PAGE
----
Box 2.3. The definition of Inclusive Growth in the work of other International Organisations The World Bank refers to Inclusive Growth to denote both the pace and pattern of economic growth, which are interlinked and assessed together. In the World Bank approach, a rapid pace of economic growth is necessary for reducing absolute poverty. But, for this growth to be sustainable in the long run, it should be broadbased across sectors, and inclusive of most of a country’s working-age population. This definition implies a direct link between the macro and micro determinants of growth. In this perspective, Inclusive Growth focuses on productive employment, rather than on employment per se, or income redistribution. Employment growth generates new jobs and income, while productivity growth has the potential to lift the wages of workers and the returns of the self-employed. The World Bank’s approach adopts a long-term perspective and is concerned with sustained growth, where inclusiveness refers to equality of opportunity in terms of access to markets, resources and unbiased regulatory environment for businesses and individuals.





The Asian Development Bank (ADB) framed its corporate strategy (Strategy 2020) aiming to promote inclusive economic growth as one of its main objectives. In this framework, Inclusive Growth is a concept that goes beyond broad-based growth. It is a type of “growth that not only creates new economic opportunities, but also one that ensures equal access to the opportunities created for all segments of society, particularly for the

poor” (Ali and Hwa Son, 2007). An income growth episode is considered “inclusive” when it:

 allows participation of (and contribution by) all members of society, with particular emphasis on the ability of the poor and disadvantaged to participate in growth (the “non-discriminatory” aspect of growth). This implies a focus on the “process” of growth; and  is associated with declining inequality in those non-income dimensions of well-being that are particularly important for promoting economic opportunities, including education, health, nutrition and social integration (the “disadvantage-reducing” aspect of Inclusive Growth). This implies a focus on the “outcomes” of growth.

The UNDP recently changed the name of its International Poverty Centre in Brasilia to International Policy Centre on Inclusive Growth (IPC-IG), whose work is based on the premise that more equal societies perform better in development. In the UNDP perspective, Inclusive Growth is seen as both an outcome and a process. On the one hand, it ensures that everyone can participate in the growth process, both in terms of decision-making as well as in terms of participating in growth itself. On the other hand, Inclusive Growth is one whose benefits are shared equitably. Inclusive growth thus implies participation and benefit-sharing.

The Europe 2020 Strategy has the notion of Inclusive Growth at its core. In this Strategy, Inclusive Growth is understood as ”empowering people through high levels of employment, investing in skills, fighting poverty and modernising labour markets, training and social protection systems so as to help people anticipate and manage change, and build a cohesive society. It is also essential that the benefits of economic growth spread to all parts of the Union, including its outermost regions, thus strengthening territorial cohesion. It is about ensuring access and opportunities for all throughout the lifecycle”.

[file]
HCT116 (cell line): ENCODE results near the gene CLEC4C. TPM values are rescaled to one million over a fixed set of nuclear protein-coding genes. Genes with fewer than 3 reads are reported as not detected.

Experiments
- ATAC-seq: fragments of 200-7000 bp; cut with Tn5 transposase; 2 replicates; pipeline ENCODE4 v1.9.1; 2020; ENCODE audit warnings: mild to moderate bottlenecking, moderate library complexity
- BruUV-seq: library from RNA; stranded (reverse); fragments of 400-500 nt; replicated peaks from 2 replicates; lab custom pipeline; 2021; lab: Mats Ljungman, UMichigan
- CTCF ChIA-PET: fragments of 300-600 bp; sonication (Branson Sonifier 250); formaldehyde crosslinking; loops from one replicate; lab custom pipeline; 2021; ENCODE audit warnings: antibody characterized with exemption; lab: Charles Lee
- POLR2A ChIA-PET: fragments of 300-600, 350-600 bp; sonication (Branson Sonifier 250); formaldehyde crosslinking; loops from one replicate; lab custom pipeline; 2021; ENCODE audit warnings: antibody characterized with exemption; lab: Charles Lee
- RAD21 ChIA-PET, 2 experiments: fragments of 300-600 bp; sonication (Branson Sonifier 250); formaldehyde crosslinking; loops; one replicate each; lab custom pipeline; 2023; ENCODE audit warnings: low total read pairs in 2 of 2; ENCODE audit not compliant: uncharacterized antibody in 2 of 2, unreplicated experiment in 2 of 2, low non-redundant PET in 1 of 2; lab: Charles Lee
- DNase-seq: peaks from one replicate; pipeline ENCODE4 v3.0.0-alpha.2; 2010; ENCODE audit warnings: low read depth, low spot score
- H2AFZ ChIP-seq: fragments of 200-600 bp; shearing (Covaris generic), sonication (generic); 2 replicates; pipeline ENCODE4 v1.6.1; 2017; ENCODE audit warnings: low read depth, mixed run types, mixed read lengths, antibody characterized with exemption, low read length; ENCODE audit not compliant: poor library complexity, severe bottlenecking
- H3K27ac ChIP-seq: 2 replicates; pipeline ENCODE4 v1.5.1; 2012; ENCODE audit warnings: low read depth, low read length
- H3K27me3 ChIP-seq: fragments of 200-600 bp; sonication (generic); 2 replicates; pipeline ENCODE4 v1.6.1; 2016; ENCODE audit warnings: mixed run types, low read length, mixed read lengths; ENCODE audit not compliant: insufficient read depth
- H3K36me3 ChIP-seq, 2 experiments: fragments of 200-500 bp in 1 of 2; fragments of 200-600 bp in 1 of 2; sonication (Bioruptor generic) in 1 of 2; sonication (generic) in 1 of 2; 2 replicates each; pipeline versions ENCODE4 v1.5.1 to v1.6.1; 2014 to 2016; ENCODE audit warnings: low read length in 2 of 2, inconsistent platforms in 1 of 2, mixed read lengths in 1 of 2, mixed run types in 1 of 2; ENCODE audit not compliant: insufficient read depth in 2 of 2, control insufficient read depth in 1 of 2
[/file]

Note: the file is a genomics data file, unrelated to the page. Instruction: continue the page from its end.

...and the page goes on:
The OECD approach to Inclusive Growth

A multidimensional policy framework for Inclusive Growth can be built on the OECD’s work on well-being, income distribution and the effects of structural reforms on economic performance. At the heart of this approach is a definition of Inclusive Growth as “economic growth that creates opportunity for all segments of the population and distributes the dividends of increased

prosperity, both in monetary and non-monetary terms, fairly across society”. In particular, a threepronged approach can be based on:

 Multidimensionality. There is widespread recognition that gross domestic product (GDP) captures only part of economic welfare and excludes other dimensions which also matter for well-being, such as jobs, skills and education, health status, environment, and civic participation and social connections. Multidimensionality draws on the OECD work on wellbeing (Box 2.4), which emphasises a set of key outcomes that are essential for the development of people’s capabilities and well-being and that allow them to participate in both the economy and society.

 Emphasis on distribution. Inclusive Growth means that people, independently of their socioeconomic background, gender, place of residence or ethnic origin, should have fair opportunities to contribute to growth (i.e., they are part of the growth process), and that their contribution should yield equitable benefits (i.e., they benefit from the outcomes of the process). The OECD work on trends and policy drivers of income distribution, including in Divided We Stand, Going for Growth, Perspectives on Global Development, among other studies, provides an important pillar for the work on Inclusive Growth. In addition, the OECD’s Inclusive Growth approach aims at capturing how particular parts of the population fare not only with respect to income but also with respect to other dimensions of well-being, such as health.